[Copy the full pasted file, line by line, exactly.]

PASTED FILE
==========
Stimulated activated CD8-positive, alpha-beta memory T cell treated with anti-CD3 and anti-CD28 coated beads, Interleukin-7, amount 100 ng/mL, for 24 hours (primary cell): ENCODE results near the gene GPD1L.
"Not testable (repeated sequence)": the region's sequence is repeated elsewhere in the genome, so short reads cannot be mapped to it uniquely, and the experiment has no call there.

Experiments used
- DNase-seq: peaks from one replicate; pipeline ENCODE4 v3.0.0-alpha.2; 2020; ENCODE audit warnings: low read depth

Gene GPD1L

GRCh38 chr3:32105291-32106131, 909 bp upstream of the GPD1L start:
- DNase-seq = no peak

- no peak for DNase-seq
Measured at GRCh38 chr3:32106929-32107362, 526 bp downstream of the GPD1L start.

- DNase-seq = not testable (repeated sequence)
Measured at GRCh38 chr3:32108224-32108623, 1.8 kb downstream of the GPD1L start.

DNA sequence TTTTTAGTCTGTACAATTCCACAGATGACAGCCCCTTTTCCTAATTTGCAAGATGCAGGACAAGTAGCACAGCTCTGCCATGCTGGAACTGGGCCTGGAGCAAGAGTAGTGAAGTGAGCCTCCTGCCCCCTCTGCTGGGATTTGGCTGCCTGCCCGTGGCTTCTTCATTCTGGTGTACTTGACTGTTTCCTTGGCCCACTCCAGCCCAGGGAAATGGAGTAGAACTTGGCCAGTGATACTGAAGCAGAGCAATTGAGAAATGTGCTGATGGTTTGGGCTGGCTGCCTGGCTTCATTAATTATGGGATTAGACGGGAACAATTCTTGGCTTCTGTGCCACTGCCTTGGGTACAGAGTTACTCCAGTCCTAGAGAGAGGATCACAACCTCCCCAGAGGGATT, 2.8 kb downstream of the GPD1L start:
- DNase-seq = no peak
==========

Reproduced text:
Stimulated activated CD8-positive, alpha-beta memory T cell treated with anti-CD3 and anti-CD28 coated beads, Interleukin-7, amount 100 ng/mL, for 24 hours (primary cell): ENCODE results near the gene GPD1L.
"Not testable (repeated sequence)": the region's sequence is repeated elsewhere in the genome, so short reads cannot be mapped to it uniquely, and the experiment has no call there.

Experiments used
- DNase-seq: peaks from one replicate; pipeline ENCODE4 v3.0.0-alpha.2; 2020; ENCODE audit warnings: low read depth

Gene GPD1L

GRCh38 chr3:32105291-32106131, 909 bp upstream of the GPD1L start:
- DNase-seq = no peak

- no peak for DNase-seq
Measured at GRCh38 chr3:32106929-32107362, 526 bp downstream of the GPD1L start.

- DNase-seq = not testable (repeated sequence)
Measured at GRCh38 chr3:32108224-32108623, 1.8 kb downstream of the GPD1L start.

DNA sequence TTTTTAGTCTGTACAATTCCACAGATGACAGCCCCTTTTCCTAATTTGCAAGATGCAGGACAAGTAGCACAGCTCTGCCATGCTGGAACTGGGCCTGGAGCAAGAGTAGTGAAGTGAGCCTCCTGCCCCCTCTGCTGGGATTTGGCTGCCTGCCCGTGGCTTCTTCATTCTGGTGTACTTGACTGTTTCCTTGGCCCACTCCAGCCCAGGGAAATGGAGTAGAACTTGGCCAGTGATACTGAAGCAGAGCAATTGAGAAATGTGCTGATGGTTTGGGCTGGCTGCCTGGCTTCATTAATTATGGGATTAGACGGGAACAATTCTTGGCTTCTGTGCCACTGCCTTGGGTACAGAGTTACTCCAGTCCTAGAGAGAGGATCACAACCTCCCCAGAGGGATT, 2.8 kb downstream of the GPD1L start:
- DNase-seq = no peak